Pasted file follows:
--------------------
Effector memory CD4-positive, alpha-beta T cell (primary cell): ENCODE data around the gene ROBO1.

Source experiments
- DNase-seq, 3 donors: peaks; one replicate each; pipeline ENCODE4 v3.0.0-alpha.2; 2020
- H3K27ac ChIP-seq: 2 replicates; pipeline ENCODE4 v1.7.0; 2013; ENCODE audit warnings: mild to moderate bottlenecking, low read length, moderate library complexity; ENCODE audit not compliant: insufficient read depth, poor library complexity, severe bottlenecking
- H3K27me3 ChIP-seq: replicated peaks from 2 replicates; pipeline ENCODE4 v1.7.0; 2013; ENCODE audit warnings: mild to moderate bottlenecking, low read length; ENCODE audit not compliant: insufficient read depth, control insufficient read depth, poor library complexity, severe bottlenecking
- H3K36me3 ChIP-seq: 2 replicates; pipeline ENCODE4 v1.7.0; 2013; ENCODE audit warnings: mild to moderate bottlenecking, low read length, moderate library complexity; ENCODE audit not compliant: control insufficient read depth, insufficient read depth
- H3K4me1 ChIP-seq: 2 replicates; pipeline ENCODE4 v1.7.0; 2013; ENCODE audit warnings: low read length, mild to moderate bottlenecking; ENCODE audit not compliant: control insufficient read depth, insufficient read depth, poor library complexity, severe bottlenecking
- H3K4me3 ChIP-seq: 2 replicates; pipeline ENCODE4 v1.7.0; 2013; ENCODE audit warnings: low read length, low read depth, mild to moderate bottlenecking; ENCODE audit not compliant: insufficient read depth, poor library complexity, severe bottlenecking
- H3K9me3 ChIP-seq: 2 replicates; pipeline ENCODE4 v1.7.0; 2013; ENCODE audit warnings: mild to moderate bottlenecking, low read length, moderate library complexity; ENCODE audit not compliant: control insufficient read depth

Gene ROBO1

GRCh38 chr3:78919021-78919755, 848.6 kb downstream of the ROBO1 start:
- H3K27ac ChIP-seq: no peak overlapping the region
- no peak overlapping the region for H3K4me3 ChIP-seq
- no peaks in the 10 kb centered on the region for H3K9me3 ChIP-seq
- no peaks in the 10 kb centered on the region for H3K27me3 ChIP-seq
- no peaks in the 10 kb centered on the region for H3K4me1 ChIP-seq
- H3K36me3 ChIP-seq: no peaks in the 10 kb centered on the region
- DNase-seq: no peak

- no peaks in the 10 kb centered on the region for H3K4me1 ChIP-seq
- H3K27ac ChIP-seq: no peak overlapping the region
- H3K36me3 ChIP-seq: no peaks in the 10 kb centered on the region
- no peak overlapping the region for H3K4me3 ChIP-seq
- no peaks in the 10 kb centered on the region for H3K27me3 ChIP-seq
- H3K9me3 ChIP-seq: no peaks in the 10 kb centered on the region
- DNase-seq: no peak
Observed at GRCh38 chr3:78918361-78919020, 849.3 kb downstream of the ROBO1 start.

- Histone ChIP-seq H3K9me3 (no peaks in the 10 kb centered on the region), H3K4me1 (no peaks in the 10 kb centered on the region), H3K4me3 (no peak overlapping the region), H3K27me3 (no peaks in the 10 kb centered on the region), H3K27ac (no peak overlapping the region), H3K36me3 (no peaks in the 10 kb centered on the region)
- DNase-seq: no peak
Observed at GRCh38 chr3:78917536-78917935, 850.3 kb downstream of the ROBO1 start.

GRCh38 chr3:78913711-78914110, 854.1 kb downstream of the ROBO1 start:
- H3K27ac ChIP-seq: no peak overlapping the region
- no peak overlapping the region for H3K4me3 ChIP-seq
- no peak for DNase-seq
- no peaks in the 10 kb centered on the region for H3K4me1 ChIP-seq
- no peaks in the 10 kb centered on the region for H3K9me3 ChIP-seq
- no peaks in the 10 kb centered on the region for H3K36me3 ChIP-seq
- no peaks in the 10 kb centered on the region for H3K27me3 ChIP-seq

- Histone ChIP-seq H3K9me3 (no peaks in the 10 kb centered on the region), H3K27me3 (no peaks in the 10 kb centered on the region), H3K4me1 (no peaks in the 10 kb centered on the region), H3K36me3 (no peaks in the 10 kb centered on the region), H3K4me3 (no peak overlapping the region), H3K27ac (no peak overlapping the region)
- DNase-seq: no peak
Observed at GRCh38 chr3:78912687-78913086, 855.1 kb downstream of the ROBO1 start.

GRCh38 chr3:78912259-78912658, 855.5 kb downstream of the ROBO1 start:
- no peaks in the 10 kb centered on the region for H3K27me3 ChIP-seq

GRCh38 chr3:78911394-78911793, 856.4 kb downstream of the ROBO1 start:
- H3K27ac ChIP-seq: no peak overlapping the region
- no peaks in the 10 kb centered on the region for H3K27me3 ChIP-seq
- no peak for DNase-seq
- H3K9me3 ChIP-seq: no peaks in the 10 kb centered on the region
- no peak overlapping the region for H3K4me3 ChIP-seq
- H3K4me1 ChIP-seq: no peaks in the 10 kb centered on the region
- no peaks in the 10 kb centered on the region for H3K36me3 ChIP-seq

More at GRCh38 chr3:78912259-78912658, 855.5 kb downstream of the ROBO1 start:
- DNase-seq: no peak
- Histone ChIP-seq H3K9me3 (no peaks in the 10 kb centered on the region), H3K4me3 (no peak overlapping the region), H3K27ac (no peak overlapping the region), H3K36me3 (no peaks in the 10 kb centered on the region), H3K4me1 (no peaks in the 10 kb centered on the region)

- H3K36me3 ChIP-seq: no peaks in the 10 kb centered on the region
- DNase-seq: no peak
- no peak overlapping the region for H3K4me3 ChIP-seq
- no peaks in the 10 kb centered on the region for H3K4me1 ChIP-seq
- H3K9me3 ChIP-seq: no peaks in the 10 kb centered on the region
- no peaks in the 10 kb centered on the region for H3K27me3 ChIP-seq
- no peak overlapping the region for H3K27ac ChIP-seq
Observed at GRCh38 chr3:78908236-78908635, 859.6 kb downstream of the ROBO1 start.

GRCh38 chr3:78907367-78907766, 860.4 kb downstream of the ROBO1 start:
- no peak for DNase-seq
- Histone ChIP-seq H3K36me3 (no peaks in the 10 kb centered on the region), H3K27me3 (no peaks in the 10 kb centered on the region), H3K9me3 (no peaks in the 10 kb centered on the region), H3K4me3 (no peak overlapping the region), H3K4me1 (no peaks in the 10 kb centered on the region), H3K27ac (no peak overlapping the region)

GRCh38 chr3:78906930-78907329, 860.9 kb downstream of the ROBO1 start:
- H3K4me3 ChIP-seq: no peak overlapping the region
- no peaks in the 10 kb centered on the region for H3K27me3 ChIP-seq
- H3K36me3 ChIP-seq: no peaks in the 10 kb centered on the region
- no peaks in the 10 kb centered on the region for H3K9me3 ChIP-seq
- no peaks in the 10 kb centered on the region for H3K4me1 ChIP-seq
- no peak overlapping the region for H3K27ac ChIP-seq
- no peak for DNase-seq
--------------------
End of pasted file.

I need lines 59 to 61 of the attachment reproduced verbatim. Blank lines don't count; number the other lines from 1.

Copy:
- no peaks in the 10 kb centered on the region for H3K27me3 ChIP-seq
- no peak overlapping the region for H3K27ac ChIP-seq
Observed at GRCh38 chr3:78908236-78908635, 859.6 kb downstream of the ROBO1 start.